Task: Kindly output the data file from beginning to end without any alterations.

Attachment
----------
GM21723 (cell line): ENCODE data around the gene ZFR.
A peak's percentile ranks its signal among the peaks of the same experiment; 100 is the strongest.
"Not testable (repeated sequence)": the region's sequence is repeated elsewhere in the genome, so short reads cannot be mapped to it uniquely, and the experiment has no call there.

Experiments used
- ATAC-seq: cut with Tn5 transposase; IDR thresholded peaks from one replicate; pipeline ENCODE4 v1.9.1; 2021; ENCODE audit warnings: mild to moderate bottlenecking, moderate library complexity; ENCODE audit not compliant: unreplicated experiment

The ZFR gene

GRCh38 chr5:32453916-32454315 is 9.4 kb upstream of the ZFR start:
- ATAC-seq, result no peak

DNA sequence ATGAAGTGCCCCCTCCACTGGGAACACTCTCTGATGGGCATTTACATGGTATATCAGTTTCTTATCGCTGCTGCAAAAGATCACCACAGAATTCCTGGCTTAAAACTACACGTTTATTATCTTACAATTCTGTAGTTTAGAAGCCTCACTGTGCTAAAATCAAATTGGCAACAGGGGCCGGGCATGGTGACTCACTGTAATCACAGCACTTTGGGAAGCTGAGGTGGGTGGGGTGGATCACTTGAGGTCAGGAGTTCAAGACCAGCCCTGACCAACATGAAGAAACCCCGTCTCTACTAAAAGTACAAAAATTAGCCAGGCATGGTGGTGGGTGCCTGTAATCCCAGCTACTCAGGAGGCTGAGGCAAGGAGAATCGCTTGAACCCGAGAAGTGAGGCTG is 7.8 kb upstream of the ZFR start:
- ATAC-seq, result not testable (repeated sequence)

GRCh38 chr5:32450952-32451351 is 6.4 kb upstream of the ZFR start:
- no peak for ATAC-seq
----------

GM21723 (cell line): ENCODE data around the gene ZFR.
A peak's percentile ranks its signal among the peaks of the same experiment; 100 is the strongest.
"Not testable (repeated sequence)": the region's sequence is repeated elsewhere in the genome, so short reads cannot be mapped to it uniquely, and the experiment has no call there.

Experiments used
- ATAC-seq: cut with Tn5 transposase; IDR thresholded peaks from one replicate; pipeline ENCODE4 v1.9.1; 2021; ENCODE audit warnings: mild to moderate bottlenecking, moderate library complexity; ENCODE audit not compliant: unreplicated experiment

The ZFR gene

GRCh38 chr5:32453916-32454315 is 9.4 kb upstream of the ZFR start:
- ATAC-seq, result no peak

DNA sequence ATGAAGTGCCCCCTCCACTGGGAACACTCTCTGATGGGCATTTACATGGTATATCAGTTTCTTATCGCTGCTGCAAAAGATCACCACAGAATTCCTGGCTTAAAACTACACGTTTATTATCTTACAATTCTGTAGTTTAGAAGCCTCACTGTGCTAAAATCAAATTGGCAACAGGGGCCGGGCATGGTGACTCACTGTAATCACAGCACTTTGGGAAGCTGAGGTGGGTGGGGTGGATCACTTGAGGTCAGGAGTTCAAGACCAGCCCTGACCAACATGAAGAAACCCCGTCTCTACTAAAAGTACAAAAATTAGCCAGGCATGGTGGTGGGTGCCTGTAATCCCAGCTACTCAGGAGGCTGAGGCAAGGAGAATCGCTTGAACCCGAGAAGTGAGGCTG is 7.8 kb upstream of the ZFR start:
- ATAC-seq, result not testable (repeated sequence)

GRCh38 chr5:32450952-32451351 is 6.4 kb upstream of the ZFR start:
- no peak for ATAC-seq